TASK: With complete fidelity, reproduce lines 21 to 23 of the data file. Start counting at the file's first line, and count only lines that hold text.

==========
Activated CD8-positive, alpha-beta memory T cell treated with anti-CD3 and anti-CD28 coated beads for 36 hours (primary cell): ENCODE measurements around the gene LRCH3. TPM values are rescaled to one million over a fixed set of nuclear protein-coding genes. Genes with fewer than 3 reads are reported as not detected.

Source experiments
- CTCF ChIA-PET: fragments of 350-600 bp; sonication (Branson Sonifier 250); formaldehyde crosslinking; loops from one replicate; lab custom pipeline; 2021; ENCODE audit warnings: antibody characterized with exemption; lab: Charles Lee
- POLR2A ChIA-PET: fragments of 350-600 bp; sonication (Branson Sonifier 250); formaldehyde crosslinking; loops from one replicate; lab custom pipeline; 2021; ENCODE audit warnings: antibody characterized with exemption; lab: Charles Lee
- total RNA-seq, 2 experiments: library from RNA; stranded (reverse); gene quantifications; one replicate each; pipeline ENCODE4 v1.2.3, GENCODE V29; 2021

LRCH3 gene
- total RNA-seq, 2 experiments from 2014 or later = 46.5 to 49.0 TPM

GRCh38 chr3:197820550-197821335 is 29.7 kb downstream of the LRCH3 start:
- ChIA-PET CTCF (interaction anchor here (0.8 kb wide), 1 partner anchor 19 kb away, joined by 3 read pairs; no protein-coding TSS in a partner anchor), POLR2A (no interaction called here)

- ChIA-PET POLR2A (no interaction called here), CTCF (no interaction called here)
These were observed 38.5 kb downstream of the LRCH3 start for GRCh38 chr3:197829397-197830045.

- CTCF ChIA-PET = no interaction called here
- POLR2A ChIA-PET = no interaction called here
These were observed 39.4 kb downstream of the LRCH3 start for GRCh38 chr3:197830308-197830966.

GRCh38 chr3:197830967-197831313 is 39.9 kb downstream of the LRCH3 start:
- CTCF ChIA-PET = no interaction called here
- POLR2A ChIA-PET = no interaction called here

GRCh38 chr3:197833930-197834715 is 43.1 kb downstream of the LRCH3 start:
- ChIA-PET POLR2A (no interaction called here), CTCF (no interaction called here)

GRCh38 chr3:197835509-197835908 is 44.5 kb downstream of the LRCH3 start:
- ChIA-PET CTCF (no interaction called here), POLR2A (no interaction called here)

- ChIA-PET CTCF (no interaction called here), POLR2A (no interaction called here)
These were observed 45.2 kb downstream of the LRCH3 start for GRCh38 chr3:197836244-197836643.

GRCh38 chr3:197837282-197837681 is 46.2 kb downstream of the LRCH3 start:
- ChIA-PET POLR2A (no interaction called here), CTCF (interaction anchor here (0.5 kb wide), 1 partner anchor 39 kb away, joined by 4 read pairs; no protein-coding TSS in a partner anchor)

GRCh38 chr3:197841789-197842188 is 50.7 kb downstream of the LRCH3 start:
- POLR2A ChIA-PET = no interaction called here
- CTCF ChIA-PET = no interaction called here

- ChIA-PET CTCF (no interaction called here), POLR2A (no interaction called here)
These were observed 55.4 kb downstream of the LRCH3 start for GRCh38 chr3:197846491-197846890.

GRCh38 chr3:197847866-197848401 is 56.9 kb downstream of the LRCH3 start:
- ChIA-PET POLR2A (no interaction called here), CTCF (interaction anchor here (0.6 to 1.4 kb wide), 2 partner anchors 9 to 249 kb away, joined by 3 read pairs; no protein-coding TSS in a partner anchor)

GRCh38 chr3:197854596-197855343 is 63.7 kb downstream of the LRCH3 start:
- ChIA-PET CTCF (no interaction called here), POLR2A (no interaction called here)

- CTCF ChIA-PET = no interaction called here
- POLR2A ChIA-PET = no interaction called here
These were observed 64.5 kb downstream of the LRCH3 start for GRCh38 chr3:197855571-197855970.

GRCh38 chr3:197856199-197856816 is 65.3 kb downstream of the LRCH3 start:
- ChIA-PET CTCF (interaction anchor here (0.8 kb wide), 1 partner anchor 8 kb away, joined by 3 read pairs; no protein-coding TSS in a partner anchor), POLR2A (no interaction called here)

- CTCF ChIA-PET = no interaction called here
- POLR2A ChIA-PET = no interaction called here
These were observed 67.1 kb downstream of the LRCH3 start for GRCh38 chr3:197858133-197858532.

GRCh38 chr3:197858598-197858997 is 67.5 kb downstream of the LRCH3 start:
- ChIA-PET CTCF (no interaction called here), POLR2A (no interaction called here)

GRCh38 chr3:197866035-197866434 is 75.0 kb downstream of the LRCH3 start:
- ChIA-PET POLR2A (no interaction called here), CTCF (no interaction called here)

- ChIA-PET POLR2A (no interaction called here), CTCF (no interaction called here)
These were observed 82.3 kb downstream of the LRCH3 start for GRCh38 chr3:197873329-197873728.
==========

- ChIA-PET CTCF (no interaction called here), POLR2A (no interaction called here)

- ChIA-PET CTCF (no interaction called here), POLR2A (no interaction called here)
These were observed 45.2 kb downstream of the LRCH3 start for GRCh38 chr3:197836244-197836643.